The Guardian is reporting that UK climate change aid money has been used to fund forced sterilisation programmes in India.
Tens of millions of pounds of UK aid money have been spent on a programme that has forcibly sterilised Indian women and men, the Observer has learned...
Court documents filed in India earlier this month claim that many victims have been left in pain, with little or no aftercare. Across the country, there have been numerous reports of deaths and of pregnant women suffering miscarriages after being selected for sterilisation without being warned that they would lose their unborn babies.
Yet a working paper published by the UK's Department for International Development in 2010 cited the need to fight climate change as one of the key reasons for pressing ahead with such programmes. The document argued that reducing population numbers would cut greenhouse gases, although it warned that there were "complex human rights and ethical issues" involved in forced population control.
Norman Borlaug, the founder and driving force behind the revolution in high-yield agriculture that Paul Ehrlich predicted was impossible, has died at the age of 98 95. Like Radley Balko, I am struck by how uneventful his passing is likely to be in contrast to the homage paid to self-promoting seekers of power like Ted Kennedy who never accomplished a tiny fraction of what Borlaug achieved. Reason has a good tribute here. Some exceprts:
In the late 1960s, most experts were speaking of imminent global famines in which billions would perish. "The battle to feed all of humanity is over," biologist Paul Ehrlich famously wrote in his 1968 bestseller The Population Bomb. "In the 1970s and 1980s hundreds of millions of people will starve to death in spite of any crash programs embarked upon now." Ehrlich also said, "I have yet to meet anyone familiar with the situation who thinks India will be self-sufficient in food by 1971." He insisted that "India couldn't possibly feed two hundred million more people by 1980."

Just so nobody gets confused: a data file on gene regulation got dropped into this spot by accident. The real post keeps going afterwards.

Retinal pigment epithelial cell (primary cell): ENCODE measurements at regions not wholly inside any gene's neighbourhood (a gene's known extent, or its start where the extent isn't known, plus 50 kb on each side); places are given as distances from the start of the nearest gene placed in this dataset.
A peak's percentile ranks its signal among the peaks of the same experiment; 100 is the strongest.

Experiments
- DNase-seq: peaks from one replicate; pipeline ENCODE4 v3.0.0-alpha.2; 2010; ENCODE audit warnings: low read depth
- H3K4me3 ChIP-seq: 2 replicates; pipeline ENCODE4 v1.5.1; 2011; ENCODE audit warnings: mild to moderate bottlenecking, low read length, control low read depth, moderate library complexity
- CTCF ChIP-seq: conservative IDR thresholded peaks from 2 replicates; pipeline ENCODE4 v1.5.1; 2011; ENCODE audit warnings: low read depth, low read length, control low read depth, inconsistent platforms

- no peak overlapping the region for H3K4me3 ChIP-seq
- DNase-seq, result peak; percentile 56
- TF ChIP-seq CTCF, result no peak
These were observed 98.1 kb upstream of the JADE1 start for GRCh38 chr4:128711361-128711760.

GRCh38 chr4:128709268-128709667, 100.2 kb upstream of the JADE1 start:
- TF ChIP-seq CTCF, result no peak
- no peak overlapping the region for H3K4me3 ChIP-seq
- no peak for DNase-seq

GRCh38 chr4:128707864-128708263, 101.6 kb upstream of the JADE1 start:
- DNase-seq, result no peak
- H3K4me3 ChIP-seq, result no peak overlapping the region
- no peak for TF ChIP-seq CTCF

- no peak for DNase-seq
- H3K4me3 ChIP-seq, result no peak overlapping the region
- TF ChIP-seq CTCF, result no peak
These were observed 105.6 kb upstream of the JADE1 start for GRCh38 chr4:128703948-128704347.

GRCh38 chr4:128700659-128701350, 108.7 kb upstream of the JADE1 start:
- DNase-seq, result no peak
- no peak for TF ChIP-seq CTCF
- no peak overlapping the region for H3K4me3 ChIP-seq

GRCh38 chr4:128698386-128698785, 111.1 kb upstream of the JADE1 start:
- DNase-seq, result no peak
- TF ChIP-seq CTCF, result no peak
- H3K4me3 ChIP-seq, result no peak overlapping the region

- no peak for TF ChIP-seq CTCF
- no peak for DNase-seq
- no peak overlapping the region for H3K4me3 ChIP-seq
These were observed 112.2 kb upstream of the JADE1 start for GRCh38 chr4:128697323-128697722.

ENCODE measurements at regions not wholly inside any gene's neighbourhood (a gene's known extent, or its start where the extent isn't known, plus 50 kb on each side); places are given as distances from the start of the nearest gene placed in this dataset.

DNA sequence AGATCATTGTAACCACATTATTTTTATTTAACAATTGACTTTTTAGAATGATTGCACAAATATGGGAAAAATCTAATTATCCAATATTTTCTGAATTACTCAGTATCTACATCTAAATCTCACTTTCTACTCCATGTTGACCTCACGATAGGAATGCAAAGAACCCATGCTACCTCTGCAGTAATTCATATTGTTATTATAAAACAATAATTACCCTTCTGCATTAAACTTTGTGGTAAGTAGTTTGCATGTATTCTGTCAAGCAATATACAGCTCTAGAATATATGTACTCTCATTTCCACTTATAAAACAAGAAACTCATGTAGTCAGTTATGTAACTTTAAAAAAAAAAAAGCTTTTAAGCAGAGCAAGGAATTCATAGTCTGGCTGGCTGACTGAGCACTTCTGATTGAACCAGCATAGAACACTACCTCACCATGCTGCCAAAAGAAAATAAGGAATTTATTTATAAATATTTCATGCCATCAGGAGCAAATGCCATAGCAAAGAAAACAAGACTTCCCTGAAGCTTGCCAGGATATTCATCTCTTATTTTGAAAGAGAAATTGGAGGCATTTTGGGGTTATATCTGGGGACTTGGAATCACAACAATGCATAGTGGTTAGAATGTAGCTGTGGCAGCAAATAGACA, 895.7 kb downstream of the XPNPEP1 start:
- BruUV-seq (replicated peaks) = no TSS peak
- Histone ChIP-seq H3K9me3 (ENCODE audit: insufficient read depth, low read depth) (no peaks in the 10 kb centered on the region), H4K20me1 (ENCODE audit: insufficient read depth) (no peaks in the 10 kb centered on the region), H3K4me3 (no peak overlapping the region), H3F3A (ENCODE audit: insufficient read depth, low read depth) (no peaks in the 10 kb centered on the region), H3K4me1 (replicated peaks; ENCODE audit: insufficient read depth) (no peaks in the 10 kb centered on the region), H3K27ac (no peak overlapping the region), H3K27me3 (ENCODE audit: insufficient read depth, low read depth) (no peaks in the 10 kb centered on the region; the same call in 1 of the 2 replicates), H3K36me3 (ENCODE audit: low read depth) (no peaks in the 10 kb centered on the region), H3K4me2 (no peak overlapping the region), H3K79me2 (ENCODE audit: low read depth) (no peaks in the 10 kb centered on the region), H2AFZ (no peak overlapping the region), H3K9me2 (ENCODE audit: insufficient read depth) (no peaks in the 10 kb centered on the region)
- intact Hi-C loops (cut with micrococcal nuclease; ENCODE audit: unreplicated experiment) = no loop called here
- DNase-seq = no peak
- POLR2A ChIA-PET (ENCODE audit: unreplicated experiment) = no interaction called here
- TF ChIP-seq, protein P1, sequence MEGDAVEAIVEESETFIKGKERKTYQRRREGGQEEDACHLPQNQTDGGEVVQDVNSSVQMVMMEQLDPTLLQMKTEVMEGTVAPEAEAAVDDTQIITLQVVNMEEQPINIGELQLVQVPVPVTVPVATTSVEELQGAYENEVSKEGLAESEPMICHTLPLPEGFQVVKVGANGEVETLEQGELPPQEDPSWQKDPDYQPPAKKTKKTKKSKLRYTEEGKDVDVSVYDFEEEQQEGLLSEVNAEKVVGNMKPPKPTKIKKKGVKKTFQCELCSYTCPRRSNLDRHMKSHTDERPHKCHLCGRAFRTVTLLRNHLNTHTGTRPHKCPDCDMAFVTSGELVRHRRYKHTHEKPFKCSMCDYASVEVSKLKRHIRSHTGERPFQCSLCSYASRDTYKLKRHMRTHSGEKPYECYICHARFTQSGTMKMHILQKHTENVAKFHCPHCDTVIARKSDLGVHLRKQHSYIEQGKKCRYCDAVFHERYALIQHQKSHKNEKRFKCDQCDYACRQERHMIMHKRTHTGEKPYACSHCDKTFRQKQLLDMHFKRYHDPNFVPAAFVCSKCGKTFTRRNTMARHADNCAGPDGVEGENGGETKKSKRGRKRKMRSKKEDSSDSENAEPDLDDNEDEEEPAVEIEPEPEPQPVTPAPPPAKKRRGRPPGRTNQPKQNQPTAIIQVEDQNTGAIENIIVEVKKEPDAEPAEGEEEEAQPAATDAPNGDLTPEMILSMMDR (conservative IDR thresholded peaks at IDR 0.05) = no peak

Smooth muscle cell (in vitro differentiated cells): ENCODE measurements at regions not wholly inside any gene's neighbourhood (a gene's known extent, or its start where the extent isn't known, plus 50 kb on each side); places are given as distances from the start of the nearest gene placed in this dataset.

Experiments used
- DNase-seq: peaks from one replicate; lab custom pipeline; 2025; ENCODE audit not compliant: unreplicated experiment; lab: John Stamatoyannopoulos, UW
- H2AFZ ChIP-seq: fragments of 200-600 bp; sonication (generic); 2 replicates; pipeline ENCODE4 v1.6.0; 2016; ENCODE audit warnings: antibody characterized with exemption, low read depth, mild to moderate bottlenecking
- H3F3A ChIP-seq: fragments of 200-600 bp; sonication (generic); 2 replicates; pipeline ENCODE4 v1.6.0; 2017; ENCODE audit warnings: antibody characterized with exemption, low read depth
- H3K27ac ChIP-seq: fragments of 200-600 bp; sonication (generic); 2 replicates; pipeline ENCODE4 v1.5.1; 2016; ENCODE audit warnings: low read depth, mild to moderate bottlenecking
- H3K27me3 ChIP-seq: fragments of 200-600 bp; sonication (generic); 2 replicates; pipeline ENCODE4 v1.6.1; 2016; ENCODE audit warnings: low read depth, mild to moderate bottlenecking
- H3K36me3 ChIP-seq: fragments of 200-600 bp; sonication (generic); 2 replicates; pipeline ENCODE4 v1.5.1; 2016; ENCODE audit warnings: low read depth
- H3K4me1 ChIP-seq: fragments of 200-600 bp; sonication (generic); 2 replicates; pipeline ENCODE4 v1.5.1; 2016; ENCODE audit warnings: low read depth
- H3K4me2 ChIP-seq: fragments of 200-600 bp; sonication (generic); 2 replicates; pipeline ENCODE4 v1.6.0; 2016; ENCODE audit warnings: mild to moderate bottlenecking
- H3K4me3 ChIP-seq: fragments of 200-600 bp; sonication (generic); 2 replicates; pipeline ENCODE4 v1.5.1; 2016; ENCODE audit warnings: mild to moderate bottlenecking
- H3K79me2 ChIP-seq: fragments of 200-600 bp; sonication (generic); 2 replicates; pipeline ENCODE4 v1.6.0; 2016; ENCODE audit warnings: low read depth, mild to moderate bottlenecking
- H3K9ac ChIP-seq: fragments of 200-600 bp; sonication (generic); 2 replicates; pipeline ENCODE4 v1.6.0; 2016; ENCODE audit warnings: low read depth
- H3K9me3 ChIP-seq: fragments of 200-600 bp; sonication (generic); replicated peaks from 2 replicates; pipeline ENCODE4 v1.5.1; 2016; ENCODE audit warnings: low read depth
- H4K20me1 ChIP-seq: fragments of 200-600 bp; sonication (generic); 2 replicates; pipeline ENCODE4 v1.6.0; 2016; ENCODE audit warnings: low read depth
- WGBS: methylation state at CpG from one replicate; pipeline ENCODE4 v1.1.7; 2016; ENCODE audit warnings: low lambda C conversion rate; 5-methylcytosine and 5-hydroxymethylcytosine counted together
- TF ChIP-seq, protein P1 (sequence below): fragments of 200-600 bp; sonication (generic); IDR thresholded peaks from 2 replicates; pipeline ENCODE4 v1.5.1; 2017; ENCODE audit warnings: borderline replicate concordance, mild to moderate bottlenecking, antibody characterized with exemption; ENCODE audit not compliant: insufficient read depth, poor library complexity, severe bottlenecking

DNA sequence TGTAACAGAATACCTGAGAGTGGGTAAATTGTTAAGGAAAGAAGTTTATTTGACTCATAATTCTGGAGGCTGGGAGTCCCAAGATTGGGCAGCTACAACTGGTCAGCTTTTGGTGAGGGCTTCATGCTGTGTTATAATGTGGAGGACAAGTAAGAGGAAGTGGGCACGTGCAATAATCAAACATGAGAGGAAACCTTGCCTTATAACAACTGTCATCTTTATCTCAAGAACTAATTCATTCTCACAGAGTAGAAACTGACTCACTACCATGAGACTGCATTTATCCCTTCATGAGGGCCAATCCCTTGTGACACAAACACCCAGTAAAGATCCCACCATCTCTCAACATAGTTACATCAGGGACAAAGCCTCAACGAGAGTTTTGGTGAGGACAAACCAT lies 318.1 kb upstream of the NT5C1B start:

But Borlaug and his team were already engaged in the kind of crash program that Ehrlich declared wouldn't work. Their dwarf wheat varieties resisted a wide spectrum of plant pests and diseases and produced two to three times more grain than the traditional varieties. In 1965, they had begun a massive campaign to ship the miracle wheat to Pakistan and India and teach local farmers how to cultivate it properly. By 1968, when Ehrlich's book appeared, the U.S. Agency for International Development had already hailed Borlaug's achievement as a "Green Revolution."
In Pakistan, wheat yields rose from 4.6 million tons in 1965 to 8.4 million in 1970. In India, they rose from 12.3 million tons to 20 million. And the yields continue to increase. Last year, India harvested a record 73.5 million tons of wheat, up 11.5 percent from 1998. Since Ehrlich's dire predictions in 1968, India's population has more than doubled, its wheat production has more than tripled, and its economy has grown nine-fold. Soon after Borlaug's success with wheat, his colleagues at the Consultative Group on International Agricultural Research developed high-yield rice varieties that quickly spread the Green Revolution through most of Asia.
The contrast to Paul Ehrlich is particularly stunning. Most folks have heard of Ehrlich and his prophesies of doom. But Ehrlich has been wrong in his prophesies more times than anyone can count. Borlaug fed a billion people while Ehrlich was making money and fame selling books saying that the billion couldn't be fed -- but few have even heard of Borlaug. Today, leftists in power in the US and most European nations continue to reject Borlaug's approaches, and continue to revere Ehrlich (just this year, Obama chose a disciple of Ehrlich, John Holdren, as his Science czar).
Continuing proof that the world moves forward in spite of, rather than because of, governments.
Answer: Because it is the perfect political bludgeon. One of the reasons I felt like high school debate really was broken (I don't know if it has been fixed since) was because every single debate eventually devolved into which side was more likely to cause a nuclear war. It didn't matter if you were arguing about energy policy or the presidential primary system, no good debate case stopped short of blaming the other side for nuclear war.
There was Clare Short, a member of the British Parliament and Secretary
for International Development under Prime Minister Tony Blair until she
resigned in 2003 over the Iraq war. Claiming that Israel is actually
"much worse than the original apartheid state" and accusing it of
"killing (Palestinian) political leaders," Ms. Short charged the Jewish
state with the ultimate crime: Israel "undermines the international
community's reaction to global warming." According to Ms. Short, the
Middle East conflict distracts the world from the real problem:
man-made climate change. If extreme weather will lead to the "end of
the human race," as Ms. Short warned it could, add this to the list of
the crimes of Israel.